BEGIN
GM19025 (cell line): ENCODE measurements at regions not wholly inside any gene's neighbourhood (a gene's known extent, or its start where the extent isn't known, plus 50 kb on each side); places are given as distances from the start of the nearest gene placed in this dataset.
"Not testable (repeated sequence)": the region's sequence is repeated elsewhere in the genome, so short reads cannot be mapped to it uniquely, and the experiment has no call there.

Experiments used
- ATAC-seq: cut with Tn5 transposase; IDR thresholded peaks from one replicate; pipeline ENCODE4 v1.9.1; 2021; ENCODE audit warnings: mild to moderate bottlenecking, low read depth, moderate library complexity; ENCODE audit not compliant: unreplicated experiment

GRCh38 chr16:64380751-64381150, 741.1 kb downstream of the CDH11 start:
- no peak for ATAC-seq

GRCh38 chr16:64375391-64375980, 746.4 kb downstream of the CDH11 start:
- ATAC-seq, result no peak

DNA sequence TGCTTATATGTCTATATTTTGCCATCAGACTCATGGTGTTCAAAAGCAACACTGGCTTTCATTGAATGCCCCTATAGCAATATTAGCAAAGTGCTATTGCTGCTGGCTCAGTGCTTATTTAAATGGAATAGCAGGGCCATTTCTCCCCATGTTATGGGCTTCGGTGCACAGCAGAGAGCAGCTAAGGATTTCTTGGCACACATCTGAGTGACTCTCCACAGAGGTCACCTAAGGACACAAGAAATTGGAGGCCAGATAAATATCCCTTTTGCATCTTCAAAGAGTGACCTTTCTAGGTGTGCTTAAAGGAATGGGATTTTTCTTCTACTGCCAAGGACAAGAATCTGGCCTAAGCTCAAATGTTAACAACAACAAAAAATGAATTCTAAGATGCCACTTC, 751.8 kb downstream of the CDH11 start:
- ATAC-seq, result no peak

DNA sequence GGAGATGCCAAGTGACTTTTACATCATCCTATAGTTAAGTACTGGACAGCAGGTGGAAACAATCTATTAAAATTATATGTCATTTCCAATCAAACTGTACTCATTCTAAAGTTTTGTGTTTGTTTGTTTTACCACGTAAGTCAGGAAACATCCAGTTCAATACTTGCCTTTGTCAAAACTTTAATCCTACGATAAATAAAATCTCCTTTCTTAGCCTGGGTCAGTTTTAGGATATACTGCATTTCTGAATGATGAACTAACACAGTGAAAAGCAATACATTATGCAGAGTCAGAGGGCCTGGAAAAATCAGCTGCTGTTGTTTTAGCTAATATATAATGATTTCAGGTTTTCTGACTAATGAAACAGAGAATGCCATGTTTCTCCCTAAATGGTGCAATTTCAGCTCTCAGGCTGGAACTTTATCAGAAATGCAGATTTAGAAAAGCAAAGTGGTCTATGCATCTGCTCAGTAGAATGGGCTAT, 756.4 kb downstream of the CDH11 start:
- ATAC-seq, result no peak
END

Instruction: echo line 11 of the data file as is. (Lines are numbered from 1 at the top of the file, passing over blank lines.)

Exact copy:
DNA sequence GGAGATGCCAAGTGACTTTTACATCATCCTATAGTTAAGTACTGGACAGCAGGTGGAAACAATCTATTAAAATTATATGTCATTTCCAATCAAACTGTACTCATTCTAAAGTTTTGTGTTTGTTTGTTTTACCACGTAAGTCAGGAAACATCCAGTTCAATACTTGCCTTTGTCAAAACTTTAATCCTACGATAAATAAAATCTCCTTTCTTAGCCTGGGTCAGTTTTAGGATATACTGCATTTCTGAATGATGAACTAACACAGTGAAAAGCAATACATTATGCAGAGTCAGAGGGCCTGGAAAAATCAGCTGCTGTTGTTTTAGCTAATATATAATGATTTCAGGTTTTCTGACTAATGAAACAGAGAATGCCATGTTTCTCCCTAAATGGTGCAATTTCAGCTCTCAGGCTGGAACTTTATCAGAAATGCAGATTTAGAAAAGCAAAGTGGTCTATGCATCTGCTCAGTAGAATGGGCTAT, 756.4 kb downstream of the CDH11 start: